Dr. Mark Scott wrote this treatment of the International Sunday School Lesson. Scott teaches preaching and New Testament at Ozark Christian College, Joplin, Missouri. This lesson treatment is published in issue no. 1–4 (January 7-28, 2018) of The Lookout magazine, and is also available online at www.lookoutmag.com.
By Mark Scott
The prophet Daniel himself took center stage in last week’s lesson. In this week’s lesson his three friends are at the center of the controversy. We move from food to fire. Another person who actually occupies a large portion of the first chapters of the book of Daniel is Nebuchadnezzar. It seems odd that he would go from affirming the service of Daniel, Shadrach, Meshach, and Abednego (Daniel 1:20; 2:46-49) to wanting to throw the last three into the fiery furnace. But we do not know how much time has elapsed between chapters 1 and 3, and after all this is Nebuchadnezzar, who is about as mentally stable as Herod the Great (Matthew 2:1-23).
Daniel 3 begins with Nebuchadnezzar making a golden image (of himself?) and placing it in the plain of Dura. When the music played, all the people were to bow down to worship the image. The Jews obviously could not comply with that command, in light of Exodus 20:3-6. The Chaldeans ratted on Shadrach, Meshach, and Abednego (Daniel 3:8-12), and Nebuchadnezzar blew a gasket (vv. 13-15). One of the boldest examples of faith in the entire Bible precedes our printed text. Daniel’s three friends refused the king’s edict by saying that their God was able to deliver them from the fire, but even if he chose not to do that, they still would not bow down (vv. 16-18). They did not bend, or bow, or burn.
A Bold Faith Faces Danger | Daniel 3:19-23
Nebuchadnezzar did not take lightly to being treated with contempt. He got about as hot as the furnace that he heated for Shadrach, Meshach, and Abednego. The king gave orders to heat the furnace seven times hotter than usual. The number seven could be symbolic, just meaning “very hot.” But the extent of the intense heat is still evident in the verses that follow. This was probably some kind of open brick kiln used in that part of the world at the time.
Nebuchadnezzar’s soldiers bound the three Hebrews (a detail mentioned twice in the paragraph) and threw them into the fire. Two other details are mentioned about this event: (1) The clothing of Shadrach, Meshach, and Abednego—no time was taken to strip the men down. They were thrown in clothes and all. (2) The deaths of the soldiers who followed the king’s command—evidence of the furnace’s intense heat.
Bold Faith Is Rewarded | Daniel 3:26, 27
God chooses when to deliver or when not to deliver (cf. Acts 12:1-17). Therefore, it might not always seem to the watching world that bold faith is actually rewarded. In this case though, it happened. Nebuchadnezzar could hardly believe that the three Hebrews survived the fire, but his counselors confirmed it was true. In addition to this, the king saw yet a fourth person who seemed to be walking in the fire with the men (Daniel 3:24, 25). Was this Jesus or an angel? From the “pagan perspective,” it was evidently the latter.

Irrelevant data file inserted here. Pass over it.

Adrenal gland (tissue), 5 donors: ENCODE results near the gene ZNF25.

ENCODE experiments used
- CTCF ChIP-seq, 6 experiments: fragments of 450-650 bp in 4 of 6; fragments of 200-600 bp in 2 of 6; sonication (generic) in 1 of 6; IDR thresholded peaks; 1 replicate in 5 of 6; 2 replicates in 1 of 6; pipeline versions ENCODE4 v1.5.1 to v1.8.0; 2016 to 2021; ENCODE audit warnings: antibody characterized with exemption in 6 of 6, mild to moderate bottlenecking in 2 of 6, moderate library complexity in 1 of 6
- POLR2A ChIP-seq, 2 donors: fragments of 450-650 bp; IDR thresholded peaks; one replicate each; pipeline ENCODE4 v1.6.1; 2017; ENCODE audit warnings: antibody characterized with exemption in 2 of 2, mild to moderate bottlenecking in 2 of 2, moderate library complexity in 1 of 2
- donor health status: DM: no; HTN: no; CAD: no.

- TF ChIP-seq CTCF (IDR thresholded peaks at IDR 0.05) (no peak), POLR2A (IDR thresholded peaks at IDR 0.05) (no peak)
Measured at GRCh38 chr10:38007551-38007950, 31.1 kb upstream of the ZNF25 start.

How Nebuchadnezzar could see into the kiln is not known. How the three Hebrews could walk out of the kiln having been tied up is not known. But the reaction of the onlookers seems to validate that something miraculous happened. So complete was this miraculous reward that four aspects of it are mentioned: their bodies showed no signs of harm, their hair was not singed, their clothing was not scorched, and there was no smell of smoke on them. This may well be what Hebrews 11:34 means when it says through faith “they quenched the power of fire.”
Bold Faith Generates Witness | Daniel 3:28
Nebuchadnezzar and his whole cabinet were amazed. As Nebuchadnezzar did in other places (Daniel 2:47; 4:34, 35), he gave praise (blessing) toward the God of Shadrach, Meshach, and Abednego. The king admitted that the men were divinely rescued. The king realized that their deliverance was due to their trust in their God. He confirmed that the men had defied (set aside) his own command. The king was impressed that the men were willing to give up their lives rather than compromise their faith. What is interesting about this nuance of bold faith is that it generated a witness for God from a pagan king.
There are three famous words in the non-printed part of our text. They are, “But if not . . .” (Daniel 3:18, King James Version). These famous words were actually spoken by the British naval commander in World War II. The movie Dunkirk was partly about that kind of courage. Bold faith says, “But if not . . .”
Lesson study ©2018, Christian Standard Media. Print and digital subscribers are permitted to make one print copy per week of lesson material for personal use. Lesson based on International Sunday School Lesson, ©2013, by the Lesson Committee. Scripture quotations are from the New International Version, ©2011, unless otherwise indicated.
|HOME DAILY BIBLE READINGS|
|January 8: Acts 4:13-22|
|January 9: Acts 5:27-32|
|January 10: Esther 4:5-17|
|January 11: Daniel 3:1-12|
|January 12: Daniel 3:13-18|
|January 13: Daniel 3:24, 25|
|January 14: Daniel 3:19-23, 26-28|